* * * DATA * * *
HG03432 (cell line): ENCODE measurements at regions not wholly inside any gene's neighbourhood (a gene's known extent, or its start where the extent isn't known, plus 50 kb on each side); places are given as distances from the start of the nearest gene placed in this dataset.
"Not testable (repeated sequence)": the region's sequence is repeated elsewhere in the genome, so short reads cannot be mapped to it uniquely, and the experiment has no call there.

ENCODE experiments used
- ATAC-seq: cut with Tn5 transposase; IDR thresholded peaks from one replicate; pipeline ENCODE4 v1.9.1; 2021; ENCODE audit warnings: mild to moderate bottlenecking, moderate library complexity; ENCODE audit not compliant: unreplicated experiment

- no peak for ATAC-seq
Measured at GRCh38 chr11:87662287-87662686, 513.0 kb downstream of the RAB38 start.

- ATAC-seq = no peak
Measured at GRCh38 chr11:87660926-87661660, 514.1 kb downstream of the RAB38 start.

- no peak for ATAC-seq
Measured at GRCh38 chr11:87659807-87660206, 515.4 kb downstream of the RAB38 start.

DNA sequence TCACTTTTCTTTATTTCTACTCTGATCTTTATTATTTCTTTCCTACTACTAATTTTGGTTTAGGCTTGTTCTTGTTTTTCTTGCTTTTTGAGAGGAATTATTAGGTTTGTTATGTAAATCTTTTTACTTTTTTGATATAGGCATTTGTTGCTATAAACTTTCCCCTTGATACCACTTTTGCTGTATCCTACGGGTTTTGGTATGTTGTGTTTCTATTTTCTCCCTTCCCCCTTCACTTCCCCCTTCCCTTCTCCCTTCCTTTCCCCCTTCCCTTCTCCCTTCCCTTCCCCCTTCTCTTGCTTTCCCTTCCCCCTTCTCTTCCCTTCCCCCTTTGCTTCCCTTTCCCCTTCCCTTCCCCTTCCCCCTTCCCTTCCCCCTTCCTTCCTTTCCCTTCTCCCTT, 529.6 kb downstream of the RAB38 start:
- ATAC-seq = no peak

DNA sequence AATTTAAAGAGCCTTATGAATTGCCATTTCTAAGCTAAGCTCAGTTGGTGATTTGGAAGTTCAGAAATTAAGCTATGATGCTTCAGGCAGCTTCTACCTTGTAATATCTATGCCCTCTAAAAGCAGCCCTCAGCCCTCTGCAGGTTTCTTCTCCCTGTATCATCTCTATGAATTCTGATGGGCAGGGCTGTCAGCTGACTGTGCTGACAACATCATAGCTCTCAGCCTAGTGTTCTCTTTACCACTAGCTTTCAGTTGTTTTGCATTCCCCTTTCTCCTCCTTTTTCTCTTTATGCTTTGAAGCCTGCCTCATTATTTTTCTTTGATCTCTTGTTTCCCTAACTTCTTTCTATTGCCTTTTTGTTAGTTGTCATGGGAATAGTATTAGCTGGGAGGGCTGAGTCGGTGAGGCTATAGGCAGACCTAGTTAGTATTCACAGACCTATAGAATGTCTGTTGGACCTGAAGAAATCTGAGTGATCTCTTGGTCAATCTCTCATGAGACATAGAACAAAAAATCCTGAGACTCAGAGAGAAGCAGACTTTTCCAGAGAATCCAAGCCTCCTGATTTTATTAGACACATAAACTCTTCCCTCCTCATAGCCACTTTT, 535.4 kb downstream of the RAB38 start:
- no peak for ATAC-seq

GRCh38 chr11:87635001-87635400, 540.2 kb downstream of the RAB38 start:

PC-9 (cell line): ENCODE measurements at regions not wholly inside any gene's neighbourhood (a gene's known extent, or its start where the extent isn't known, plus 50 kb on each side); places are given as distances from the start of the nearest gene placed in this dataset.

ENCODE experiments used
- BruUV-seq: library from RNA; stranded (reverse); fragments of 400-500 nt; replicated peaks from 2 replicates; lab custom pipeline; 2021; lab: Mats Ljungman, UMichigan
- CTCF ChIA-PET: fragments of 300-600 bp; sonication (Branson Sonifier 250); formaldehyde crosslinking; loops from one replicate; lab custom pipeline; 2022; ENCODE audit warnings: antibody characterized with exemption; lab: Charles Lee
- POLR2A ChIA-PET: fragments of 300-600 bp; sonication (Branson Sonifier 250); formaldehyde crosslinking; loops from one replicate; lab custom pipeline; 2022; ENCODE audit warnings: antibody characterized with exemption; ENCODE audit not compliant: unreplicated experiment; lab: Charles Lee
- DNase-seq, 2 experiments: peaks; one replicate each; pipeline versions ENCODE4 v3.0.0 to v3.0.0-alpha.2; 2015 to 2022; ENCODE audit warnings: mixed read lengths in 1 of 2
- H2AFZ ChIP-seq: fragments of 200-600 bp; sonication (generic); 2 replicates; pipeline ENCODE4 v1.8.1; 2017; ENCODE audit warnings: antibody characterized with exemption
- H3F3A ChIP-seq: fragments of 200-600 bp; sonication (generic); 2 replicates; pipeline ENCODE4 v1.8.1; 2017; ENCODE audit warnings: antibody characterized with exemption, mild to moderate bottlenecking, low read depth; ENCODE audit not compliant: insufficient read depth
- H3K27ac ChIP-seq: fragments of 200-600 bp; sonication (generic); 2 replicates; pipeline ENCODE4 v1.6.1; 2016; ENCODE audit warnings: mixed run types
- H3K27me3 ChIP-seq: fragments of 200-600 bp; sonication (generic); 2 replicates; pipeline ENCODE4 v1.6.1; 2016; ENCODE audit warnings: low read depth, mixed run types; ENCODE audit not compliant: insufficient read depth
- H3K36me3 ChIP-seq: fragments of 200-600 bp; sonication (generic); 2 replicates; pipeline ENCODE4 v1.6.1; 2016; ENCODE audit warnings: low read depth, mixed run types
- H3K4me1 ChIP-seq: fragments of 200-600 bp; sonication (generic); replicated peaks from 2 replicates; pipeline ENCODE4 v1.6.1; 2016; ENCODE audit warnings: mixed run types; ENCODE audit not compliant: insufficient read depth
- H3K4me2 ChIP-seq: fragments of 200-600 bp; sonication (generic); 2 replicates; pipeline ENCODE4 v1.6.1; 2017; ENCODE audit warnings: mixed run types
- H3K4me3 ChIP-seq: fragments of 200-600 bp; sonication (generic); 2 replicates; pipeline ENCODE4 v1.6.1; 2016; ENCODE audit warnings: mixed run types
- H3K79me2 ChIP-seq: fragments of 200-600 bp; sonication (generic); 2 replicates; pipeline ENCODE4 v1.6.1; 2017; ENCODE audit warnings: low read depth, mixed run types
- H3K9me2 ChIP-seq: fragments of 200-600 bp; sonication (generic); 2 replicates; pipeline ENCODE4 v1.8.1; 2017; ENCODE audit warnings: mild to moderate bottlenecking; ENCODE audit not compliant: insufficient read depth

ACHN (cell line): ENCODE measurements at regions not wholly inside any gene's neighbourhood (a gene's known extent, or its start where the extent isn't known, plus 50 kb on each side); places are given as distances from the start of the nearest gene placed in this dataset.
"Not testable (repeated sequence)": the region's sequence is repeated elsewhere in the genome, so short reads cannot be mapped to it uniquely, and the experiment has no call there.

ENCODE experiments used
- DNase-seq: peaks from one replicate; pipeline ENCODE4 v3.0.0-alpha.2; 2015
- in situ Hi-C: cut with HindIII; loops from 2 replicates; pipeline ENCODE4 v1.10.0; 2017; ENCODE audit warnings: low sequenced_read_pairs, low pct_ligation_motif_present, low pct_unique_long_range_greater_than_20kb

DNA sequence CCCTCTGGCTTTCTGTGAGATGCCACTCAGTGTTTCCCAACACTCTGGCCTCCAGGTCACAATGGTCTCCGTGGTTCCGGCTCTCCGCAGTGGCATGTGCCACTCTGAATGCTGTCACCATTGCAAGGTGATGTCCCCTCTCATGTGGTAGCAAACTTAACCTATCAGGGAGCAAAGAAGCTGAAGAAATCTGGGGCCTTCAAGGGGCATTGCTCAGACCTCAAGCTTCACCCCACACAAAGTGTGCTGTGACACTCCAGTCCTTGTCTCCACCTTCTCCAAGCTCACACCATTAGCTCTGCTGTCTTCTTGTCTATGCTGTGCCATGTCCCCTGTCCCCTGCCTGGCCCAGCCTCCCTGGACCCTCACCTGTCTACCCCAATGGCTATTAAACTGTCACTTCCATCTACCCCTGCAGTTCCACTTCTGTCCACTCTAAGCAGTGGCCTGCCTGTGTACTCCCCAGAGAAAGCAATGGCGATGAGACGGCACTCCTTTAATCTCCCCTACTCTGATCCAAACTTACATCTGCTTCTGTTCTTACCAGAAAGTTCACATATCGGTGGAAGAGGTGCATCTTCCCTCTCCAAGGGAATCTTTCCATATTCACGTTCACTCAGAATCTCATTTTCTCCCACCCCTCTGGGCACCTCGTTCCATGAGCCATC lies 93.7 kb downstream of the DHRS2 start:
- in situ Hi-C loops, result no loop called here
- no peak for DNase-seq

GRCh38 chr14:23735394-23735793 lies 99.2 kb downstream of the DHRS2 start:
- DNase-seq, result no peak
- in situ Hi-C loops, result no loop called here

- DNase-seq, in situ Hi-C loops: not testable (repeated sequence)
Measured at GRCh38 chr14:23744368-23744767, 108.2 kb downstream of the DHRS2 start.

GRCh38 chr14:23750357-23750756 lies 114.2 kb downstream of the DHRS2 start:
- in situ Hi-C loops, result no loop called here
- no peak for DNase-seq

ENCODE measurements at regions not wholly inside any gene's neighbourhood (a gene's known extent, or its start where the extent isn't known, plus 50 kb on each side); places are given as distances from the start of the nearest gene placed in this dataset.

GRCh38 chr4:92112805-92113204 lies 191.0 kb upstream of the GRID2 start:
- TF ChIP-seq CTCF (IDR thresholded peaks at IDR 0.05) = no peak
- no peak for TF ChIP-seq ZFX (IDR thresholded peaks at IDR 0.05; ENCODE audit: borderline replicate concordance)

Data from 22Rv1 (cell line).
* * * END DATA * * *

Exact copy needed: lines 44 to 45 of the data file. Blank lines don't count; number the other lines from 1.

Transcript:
Measured at GRCh38 chr14:23744368-23744767, 108.2 kb downstream of the DHRS2 start.

GRCh38 chr14:23750357-23750756 lies 114.2 kb downstream of the DHRS2 start: